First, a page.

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The Insolvency Service published its Summer 2015 newsletter on 13 August 2015, in which it explains the work it undertakes to strengthen the insolvency regime and improve its services, and provides updates on relevant developments. We take a look below at some of those developments.
From 2016 the Insolvency Service will be streamlining the reporting of director conduct by office-holders in insolvent company cases. The current D1 and D2 statutory forms will be replaced by a single online form submitted by office-holders to the Secretary of State within three months of a company’s insolvency date. Office-holders will no longer have to confirm if a director appears to them to be unfit.
From April 2016 applications for bankruptcy will be moving from the courts to an online portal run by the Insolvency Service. Cases will be decided by a newly created office of adjudicator. Only applications involving an appeal or a post-order application will be referred to the court.
The new process aims to provide easier access to bankruptcy and be less stressful for applicants, who will no longer have to attend court.
Recent cases are outlined which led to highest tariff bans for disqualified directors, including:
The Solicitors Regulatory Authority, the Law Society of Scotland and the Insolvency Service have all announced plans to move away from insolvency practitioner authorisation in the near future. This will reduce the number of regulators an insolvency practitioner can choose to be authorised by from eight to five recognised professional bodies.
The remaining regulators will remain subject to oversight by the Insolvency Service, which has the role of ensuring they continue to operate effectively. The Insolvency Service will shortly publish guidance on how it intends to monitor the regulatory objectives and apply sanctions.
In February 2015 the Insolvency Service sought views from industry experts and other interested parties on how the UK insolvency regime works, to contribute to a review being conducted by the European Commission.
Responses to the call for evidence show that the UK framework encourages out-of-court procedures, with minimum court involvement, and focuses on business recovery. Responses have been published on the Insolvency Service website.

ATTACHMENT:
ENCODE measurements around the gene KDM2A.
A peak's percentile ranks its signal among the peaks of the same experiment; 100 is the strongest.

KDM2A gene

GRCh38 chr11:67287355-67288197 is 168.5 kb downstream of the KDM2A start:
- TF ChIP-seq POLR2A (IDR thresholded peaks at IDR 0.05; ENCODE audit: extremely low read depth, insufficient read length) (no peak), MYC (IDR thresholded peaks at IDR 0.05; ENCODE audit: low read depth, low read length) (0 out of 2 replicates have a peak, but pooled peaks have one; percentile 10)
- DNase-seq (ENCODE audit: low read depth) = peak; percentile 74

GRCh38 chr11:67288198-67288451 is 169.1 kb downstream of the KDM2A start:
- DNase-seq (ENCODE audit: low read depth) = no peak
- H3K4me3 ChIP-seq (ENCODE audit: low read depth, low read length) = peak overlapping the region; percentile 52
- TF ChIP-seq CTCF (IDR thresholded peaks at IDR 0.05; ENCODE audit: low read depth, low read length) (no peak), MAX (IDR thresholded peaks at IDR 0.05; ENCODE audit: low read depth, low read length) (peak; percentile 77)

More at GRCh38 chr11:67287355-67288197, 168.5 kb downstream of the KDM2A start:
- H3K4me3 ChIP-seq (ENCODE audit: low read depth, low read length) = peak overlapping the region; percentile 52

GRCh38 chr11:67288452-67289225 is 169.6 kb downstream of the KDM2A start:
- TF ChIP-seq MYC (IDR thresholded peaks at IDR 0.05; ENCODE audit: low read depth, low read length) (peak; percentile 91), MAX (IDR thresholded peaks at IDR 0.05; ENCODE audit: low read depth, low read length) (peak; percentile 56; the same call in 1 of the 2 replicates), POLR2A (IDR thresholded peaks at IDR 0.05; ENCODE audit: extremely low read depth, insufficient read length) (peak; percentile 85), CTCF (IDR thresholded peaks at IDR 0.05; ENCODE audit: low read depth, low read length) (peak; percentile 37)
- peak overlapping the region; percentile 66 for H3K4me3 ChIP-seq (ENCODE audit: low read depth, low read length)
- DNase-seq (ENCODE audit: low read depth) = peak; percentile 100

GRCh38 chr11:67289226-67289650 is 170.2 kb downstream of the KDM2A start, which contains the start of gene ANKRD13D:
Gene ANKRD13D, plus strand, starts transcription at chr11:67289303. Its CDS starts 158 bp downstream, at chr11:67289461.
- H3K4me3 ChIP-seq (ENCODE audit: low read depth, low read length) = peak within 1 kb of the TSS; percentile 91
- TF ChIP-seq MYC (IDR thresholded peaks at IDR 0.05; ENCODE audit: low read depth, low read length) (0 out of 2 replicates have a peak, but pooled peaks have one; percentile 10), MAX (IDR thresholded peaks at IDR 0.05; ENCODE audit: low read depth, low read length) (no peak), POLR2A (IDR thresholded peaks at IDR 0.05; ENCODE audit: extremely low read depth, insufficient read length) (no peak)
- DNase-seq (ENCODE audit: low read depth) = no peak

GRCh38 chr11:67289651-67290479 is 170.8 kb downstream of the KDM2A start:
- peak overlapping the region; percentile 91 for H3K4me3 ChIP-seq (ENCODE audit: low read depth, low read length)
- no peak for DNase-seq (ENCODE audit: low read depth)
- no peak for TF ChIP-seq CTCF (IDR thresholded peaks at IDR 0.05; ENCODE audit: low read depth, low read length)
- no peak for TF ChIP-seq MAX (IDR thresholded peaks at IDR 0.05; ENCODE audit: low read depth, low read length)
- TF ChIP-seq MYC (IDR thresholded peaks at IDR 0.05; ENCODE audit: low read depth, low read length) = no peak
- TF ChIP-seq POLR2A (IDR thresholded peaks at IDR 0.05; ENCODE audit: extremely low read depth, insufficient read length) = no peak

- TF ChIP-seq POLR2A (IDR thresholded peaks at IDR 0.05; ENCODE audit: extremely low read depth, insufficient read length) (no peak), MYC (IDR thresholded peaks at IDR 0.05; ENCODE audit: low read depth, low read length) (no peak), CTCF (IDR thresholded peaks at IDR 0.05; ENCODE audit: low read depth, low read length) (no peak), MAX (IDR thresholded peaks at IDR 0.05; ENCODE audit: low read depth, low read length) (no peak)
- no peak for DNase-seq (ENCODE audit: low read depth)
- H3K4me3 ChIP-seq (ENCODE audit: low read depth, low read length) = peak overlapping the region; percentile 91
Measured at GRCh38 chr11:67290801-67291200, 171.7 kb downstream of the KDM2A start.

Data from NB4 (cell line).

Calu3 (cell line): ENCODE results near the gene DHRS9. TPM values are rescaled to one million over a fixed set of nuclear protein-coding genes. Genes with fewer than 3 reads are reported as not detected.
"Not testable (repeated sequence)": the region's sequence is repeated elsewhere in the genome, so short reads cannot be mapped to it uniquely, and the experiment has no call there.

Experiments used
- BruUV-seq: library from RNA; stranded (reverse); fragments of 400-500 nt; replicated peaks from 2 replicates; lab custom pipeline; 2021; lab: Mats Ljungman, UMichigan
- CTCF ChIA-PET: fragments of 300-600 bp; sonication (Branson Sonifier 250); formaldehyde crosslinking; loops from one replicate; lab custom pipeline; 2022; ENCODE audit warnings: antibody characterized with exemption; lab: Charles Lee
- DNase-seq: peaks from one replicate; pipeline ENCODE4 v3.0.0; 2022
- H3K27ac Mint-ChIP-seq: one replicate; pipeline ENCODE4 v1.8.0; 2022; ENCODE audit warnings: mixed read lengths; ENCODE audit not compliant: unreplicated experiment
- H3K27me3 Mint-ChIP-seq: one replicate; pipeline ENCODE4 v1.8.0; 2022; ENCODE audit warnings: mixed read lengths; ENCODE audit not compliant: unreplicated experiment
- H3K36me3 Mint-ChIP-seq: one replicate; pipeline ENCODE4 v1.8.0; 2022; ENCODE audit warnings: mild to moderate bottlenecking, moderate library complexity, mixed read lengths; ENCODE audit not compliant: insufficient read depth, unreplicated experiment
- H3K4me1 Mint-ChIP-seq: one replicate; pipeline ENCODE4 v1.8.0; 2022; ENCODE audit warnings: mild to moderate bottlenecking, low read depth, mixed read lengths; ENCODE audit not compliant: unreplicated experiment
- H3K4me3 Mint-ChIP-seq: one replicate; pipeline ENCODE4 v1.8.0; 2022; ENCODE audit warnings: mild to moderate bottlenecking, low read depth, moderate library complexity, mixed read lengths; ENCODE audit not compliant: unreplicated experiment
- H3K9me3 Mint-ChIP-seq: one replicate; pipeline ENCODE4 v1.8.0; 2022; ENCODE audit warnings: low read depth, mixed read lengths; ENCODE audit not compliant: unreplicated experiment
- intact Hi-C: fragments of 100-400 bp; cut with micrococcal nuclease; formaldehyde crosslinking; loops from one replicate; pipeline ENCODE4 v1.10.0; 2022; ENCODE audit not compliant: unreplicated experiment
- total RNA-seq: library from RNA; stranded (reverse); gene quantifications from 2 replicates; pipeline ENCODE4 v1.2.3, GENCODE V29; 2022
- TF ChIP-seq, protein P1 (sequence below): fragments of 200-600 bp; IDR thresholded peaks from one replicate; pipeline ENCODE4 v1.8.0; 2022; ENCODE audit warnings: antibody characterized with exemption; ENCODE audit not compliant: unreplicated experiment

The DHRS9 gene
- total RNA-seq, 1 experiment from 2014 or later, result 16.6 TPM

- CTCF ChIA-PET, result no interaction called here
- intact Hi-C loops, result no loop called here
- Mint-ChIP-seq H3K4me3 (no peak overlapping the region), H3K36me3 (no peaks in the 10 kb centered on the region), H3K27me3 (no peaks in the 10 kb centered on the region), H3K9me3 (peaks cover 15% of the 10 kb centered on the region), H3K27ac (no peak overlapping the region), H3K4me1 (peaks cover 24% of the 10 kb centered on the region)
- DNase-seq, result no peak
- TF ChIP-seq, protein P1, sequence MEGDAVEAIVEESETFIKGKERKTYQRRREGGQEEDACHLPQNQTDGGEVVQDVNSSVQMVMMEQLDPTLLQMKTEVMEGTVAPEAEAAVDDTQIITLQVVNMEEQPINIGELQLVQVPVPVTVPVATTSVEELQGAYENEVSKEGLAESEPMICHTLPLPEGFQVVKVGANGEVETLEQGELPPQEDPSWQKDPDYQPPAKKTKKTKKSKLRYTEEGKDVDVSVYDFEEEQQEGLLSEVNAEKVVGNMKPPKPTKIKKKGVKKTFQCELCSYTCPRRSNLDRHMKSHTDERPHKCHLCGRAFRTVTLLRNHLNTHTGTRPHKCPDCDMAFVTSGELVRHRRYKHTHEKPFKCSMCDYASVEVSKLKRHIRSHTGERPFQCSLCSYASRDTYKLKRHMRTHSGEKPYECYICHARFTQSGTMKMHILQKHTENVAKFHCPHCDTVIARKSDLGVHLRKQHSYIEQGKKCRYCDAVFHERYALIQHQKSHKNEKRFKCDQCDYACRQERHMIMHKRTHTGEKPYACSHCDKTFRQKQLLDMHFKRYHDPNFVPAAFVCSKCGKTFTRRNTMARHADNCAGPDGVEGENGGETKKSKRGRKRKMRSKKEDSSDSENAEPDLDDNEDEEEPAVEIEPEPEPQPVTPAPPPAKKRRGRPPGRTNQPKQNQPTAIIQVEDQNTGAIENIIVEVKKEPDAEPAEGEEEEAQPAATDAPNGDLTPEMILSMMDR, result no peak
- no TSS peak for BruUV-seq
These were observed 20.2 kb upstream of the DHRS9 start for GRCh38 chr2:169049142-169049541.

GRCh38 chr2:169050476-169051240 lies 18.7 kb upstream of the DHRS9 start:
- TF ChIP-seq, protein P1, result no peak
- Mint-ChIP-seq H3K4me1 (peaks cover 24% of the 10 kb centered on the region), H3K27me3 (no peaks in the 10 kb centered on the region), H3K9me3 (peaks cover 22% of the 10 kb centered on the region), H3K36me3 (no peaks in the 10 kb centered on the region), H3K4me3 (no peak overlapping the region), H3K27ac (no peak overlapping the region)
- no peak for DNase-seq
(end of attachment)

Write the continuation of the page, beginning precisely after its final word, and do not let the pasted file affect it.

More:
A final draft of the forthcoming Insolvency Rules 2016 has been delivered to the Insolvency Rules Committee. The draft rules update the existing framework as part of a modernisation project and to take forward policy changes.
It is anticipated that the Rules will be made in Spring 2016, with provisions relating to the new adjudicator’s office coming into force on 6 April 2016 and the remainder on 1 October 2016.
The Insolvency Service website has been created a page to provide a single entry point for insolvency practitioners. The page brings together all the tools, forms, guides and other types of information that are relevant for insolvency practitioners.
The Insolvency Service has published its annual plan, which sets out its targets and priorities for the year 2015/16.
First published on LexisPSL Restructuring and Insolvency. Not a subscriber? Find out more about how LexisPSL can help you and click here for a free trial of LexisPSL Restructuring and Insolvency.
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Stephen qualified as a solicitor in 2005 and joined the Restructuring and Insolvency team at Lexis®PSL in September 2014 from Shoosmiths LLP, where he was a senior associate in the restructuring and insolvency team.
Primarily focused on contentious and advisory corporate and personal insolvency work, Stephen’s experience includes acting for office-holders on a wide range of issues, including appointments, investigations and the recovery and realisation of assets (including antecedent transaction claims), and for creditors in respect of the impact on them of the insolvency of debtors and counterparties.
0330 161 1234